When asked which of these programs or commitments are contributing the most to DCI’s growth in the beauty industry, Kimbell said, âNo single initiative is enough, which is why we approached this process as a multi-faceted process and invested time, money and resources to accelerate the roles of black-owned brands. He explained how making the voice of black-owned brands heard better reflects the world around us and makes Ultra Beauty a more connected business. The goal is to make Ultra Beauty a great place to shop and work for everyone. An impressive 47% of the Ulta Beauty workforce identify as people of color.
Ulta Beauty DCI Advisor Tracee Ellis Ross, Cosmopolitan Beauty Director Julee Wilson, Melanin Haircare Entrepreneur and Co-Founder Whitney White, and Celebrity Stylist Mecca James Williams helped select the 100 honored muses. . âI am excited and constantly encouraged by Ultra Beauty’s continued commitments,â said Tracee Ellis Ross, DE&I Advisor at Ulta Beauty and CEO and Founder of PATTERN Beauty. âThe MUSE 100 demonstrates a significant evolution of Ulta Beauty’s mission to raise black voices. By shining a light on these inspiring change agents, we empower black communities and continue the important work of fostering fundamental change. “
Shontay Lundy, Founder of Black Girl Sunscreen, is recognized in the Fearless Founder category and said: âThe experience of being selected as one of the 100 Muses has been amazing, it confirms that I am doing something right and that I’m making a difference. ” The inspiration for her brand has centered on women of color who want to spend time outdoors and in the sun while being protected. Lundy discussed the slow pace of progress over the past decade and the fact that black consumers historically had no assortment options in the store. Lundy said, “Black beauty brands don’t receive validation until a major retailer offers the products.” Customers are disadvantaged because they have no visibility on the excellence of the products marketed. Lundy also explained that not all beauty brands have the same access and the same opportunities to be successful. Black Girl Sunscreen is an all-female, all-black company and proves that it can create greatness, said Lundy: âWe want the world to know that we promote diversity and to be recognized as an innovator and a pioneer in this space is very rewarding. “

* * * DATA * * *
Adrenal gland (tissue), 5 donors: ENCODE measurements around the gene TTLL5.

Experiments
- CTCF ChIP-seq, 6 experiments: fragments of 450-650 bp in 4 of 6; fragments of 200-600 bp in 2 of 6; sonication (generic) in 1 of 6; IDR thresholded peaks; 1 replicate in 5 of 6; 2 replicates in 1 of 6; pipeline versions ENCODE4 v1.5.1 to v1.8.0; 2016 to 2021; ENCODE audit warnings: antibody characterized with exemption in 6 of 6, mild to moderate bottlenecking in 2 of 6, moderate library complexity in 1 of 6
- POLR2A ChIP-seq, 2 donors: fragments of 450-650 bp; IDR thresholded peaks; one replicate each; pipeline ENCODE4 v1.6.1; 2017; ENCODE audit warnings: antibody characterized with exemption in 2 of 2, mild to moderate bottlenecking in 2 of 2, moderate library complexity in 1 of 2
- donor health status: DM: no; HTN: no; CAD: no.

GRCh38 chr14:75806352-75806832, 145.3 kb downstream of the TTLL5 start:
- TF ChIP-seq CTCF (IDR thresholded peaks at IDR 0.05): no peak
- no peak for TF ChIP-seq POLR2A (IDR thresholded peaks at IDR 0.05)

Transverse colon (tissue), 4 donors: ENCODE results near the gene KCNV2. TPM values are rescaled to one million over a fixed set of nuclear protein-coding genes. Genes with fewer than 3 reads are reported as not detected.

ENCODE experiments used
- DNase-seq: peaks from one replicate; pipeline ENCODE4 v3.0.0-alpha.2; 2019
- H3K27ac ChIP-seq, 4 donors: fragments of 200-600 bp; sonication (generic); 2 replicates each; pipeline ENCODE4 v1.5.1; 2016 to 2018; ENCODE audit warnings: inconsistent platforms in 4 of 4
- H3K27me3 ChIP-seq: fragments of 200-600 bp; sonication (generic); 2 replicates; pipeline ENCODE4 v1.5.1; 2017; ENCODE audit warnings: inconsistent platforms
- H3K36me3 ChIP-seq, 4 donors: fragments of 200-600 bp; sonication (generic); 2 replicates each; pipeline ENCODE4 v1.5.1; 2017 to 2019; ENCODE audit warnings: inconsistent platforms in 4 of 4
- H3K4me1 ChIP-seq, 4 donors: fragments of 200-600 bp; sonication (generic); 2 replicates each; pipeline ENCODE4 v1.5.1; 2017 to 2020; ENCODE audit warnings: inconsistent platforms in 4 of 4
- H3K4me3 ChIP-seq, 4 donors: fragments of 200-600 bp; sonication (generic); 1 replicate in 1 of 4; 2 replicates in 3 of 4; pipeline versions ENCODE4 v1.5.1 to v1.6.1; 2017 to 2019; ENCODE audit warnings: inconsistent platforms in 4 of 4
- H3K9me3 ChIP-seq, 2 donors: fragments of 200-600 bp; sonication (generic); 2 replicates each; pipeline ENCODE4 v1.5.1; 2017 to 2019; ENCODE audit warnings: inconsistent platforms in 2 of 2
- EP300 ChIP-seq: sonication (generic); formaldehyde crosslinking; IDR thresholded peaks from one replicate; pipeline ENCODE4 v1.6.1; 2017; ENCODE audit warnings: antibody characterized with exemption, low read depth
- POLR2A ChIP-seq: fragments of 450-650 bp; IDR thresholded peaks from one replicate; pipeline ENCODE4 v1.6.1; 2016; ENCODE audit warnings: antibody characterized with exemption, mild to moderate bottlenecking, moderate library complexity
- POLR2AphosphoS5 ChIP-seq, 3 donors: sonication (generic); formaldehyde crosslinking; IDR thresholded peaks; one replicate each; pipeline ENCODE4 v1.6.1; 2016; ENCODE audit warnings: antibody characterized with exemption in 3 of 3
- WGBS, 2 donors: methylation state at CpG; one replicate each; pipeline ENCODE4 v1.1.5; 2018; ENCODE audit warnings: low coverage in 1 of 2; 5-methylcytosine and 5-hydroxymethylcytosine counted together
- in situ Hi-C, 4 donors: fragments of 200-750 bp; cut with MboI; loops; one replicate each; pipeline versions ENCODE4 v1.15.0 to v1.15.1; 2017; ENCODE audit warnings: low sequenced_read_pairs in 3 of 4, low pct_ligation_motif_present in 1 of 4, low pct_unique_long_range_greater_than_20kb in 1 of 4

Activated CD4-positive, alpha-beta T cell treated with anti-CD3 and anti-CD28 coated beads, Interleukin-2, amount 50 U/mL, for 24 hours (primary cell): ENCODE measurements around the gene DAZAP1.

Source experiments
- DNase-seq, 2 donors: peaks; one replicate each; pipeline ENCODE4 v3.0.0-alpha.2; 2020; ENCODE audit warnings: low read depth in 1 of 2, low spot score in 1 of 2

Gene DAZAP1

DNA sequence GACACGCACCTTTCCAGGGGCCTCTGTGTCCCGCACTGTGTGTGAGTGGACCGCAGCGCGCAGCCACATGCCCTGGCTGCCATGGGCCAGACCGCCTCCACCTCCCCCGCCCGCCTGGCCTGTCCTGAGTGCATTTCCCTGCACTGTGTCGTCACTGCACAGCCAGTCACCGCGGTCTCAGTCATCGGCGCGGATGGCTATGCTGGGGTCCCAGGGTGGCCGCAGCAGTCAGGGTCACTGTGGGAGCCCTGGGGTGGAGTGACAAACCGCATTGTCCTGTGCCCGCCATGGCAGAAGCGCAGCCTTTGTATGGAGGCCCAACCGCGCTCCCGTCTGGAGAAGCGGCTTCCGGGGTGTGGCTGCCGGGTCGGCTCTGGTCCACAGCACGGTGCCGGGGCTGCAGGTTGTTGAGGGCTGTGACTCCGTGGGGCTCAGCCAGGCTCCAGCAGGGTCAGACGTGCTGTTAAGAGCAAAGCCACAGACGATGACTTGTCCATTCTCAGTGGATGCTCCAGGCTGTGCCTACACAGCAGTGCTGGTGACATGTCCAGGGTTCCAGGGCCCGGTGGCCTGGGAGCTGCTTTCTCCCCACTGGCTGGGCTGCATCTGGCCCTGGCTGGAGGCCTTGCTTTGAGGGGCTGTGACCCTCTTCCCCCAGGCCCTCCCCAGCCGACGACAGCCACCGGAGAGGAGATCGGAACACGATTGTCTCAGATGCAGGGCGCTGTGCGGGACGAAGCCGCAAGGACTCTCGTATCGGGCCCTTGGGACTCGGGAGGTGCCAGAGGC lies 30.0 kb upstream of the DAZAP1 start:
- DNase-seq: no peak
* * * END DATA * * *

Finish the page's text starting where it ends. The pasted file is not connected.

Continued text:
Ulta Beauty helps amplify black voices
In addition to being featured on the Ulta Beauty MUSE 100 website, the award winners’ stories will be shared on Ulta Beauty’s social media and amplified by the company’s media partnerships to inspire others. Kimbell explained how the MUSE 100 and other DCI initiatives are long-term commitments for Ulta Beauty: âThese initiatives are an ongoing journey and not a final destination; our goal is to reflect our values ââand continue to amplify the underrepresented and ultimately lead industry change. Kimbell explained how there is still work to be done and Ulta Beauty wants to lead those efforts within the company, its partners and the industry as a whole.
One of the ways the company will measure the success of its DCI initiatives is by following through on its commitment to double the number of black-owned brands in its assortment by the end of 2021. Ulta Beauty plans to invest more than $ 4 million in marketing support for black-owned brands. brands to fuel brand awareness. The company is committed to devoting 15% of its purchasing power to brands owned by blacks. Another measure is to monitor employee in-store training to see that it provides a service that reflects the values ââof the company. Kimbell said that Ulta Beauty is committed to hiring a more diverse workforce, including having a more diverse board of directors.
Ulta Beauty operates more than 1,250 retail stores in 50 states and also distributes products through its website. Last November, Ulta Beauty announced a partnership with Target comprising Ulta Beauty shop-in-shop stores within 100 Target.